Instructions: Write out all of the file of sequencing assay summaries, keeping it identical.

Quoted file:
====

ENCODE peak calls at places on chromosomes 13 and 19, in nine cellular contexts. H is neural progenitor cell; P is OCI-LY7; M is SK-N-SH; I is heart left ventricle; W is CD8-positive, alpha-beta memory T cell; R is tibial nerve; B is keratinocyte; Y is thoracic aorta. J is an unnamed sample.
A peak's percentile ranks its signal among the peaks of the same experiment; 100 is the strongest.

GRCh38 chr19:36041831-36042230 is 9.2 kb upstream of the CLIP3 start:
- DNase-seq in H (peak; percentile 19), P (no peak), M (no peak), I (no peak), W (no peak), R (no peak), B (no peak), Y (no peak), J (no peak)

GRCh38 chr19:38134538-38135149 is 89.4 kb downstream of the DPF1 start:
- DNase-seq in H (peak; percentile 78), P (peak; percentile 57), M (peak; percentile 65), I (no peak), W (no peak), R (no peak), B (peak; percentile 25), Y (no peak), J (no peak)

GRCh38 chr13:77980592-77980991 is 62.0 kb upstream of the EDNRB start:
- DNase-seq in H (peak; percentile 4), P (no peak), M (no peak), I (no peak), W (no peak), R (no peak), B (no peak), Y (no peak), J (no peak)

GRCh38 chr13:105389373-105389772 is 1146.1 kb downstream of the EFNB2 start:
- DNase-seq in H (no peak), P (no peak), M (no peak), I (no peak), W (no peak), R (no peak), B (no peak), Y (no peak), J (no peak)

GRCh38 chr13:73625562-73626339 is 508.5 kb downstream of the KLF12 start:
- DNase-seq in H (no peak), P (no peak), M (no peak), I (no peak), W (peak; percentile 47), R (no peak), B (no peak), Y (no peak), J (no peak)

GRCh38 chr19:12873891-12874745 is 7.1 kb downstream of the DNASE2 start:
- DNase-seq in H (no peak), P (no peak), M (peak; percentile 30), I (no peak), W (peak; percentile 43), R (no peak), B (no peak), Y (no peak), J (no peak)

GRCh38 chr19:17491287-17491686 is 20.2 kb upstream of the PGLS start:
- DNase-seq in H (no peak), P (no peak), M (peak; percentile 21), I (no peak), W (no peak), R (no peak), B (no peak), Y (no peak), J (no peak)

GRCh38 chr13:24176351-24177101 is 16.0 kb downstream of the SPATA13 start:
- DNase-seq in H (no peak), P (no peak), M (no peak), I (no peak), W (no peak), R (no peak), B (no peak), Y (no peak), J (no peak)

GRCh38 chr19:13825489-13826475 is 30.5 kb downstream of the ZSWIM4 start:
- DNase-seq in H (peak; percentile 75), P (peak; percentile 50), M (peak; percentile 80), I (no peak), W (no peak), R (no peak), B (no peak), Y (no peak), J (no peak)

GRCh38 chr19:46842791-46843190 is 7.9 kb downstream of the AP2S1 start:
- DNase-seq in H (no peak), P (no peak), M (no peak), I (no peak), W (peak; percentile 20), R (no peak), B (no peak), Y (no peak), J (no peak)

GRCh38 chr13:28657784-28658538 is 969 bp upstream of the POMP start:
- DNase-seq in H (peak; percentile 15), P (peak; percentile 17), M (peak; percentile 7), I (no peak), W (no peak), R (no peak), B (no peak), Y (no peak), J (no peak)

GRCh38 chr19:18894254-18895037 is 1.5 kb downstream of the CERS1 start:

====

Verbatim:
ENCODE peak calls at places on chromosomes 13 and 19, in nine cellular contexts. H is neural progenitor cell; P is OCI-LY7; M is SK-N-SH; I is heart left ventricle; W is CD8-positive, alpha-beta memory T cell; R is tibial nerve; B is keratinocyte; Y is thoracic aorta. J is an unnamed sample.
A peak's percentile ranks its signal among the peaks of the same experiment; 100 is the strongest.

GRCh38 chr19:36041831-36042230 is 9.2 kb upstream of the CLIP3 start:
- DNase-seq in H (peak; percentile 19), P (no peak), M (no peak), I (no peak), W (no peak), R (no peak), B (no peak), Y (no peak), J (no peak)

GRCh38 chr19:38134538-38135149 is 89.4 kb downstream of the DPF1 start:
- DNase-seq in H (peak; percentile 78), P (peak; percentile 57), M (peak; percentile 65), I (no peak), W (no peak), R (no peak), B (peak; percentile 25), Y (no peak), J (no peak)

GRCh38 chr13:77980592-77980991 is 62.0 kb upstream of the EDNRB start:
- DNase-seq in H (peak; percentile 4), P (no peak), M (no peak), I (no peak), W (no peak), R (no peak), B (no peak), Y (no peak), J (no peak)

GRCh38 chr13:105389373-105389772 is 1146.1 kb downstream of the EFNB2 start:
- DNase-seq in H (no peak), P (no peak), M (no peak), I (no peak), W (no peak), R (no peak), B (no peak), Y (no peak), J (no peak)

GRCh38 chr13:73625562-73626339 is 508.5 kb downstream of the KLF12 start:
- DNase-seq in H (no peak), P (no peak), M (no peak), I (no peak), W (peak; percentile 47), R (no peak), B (no peak), Y (no peak), J (no peak)

GRCh38 chr19:12873891-12874745 is 7.1 kb downstream of the DNASE2 start:
- DNase-seq in H (no peak), P (no peak), M (peak; percentile 30), I (no peak), W (peak; percentile 43), R (no peak), B (no peak), Y (no peak), J (no peak)

GRCh38 chr19:17491287-17491686 is 20.2 kb upstream of the PGLS start:
- DNase-seq in H (no peak), P (no peak), M (peak; percentile 21), I (no peak), W (no peak), R (no peak), B (no peak), Y (no peak), J (no peak)

GRCh38 chr13:24176351-24177101 is 16.0 kb downstream of the SPATA13 start:
- DNase-seq in H (no peak), P (no peak), M (no peak), I (no peak), W (no peak), R (no peak), B (no peak), Y (no peak), J (no peak)

GRCh38 chr19:13825489-13826475 is 30.5 kb downstream of the ZSWIM4 start:
- DNase-seq in H (peak; percentile 75), P (peak; percentile 50), M (peak; percentile 80), I (no peak), W (no peak), R (no peak), B (no peak), Y (no peak), J (no peak)

GRCh38 chr19:46842791-46843190 is 7.9 kb downstream of the AP2S1 start:
- DNase-seq in H (no peak), P (no peak), M (no peak), I (no peak), W (peak; percentile 20), R (no peak), B (no peak), Y (no peak), J (no peak)

GRCh38 chr13:28657784-28658538 is 969 bp upstream of the POMP start:
- DNase-seq in H (peak; percentile 15), P (peak; percentile 17), M (peak; percentile 7), I (no peak), W (no peak), R (no peak), B (no peak), Y (no peak), J (no peak)

GRCh38 chr19:18894254-18895037 is 1.5 kb downstream of the CERS1 start: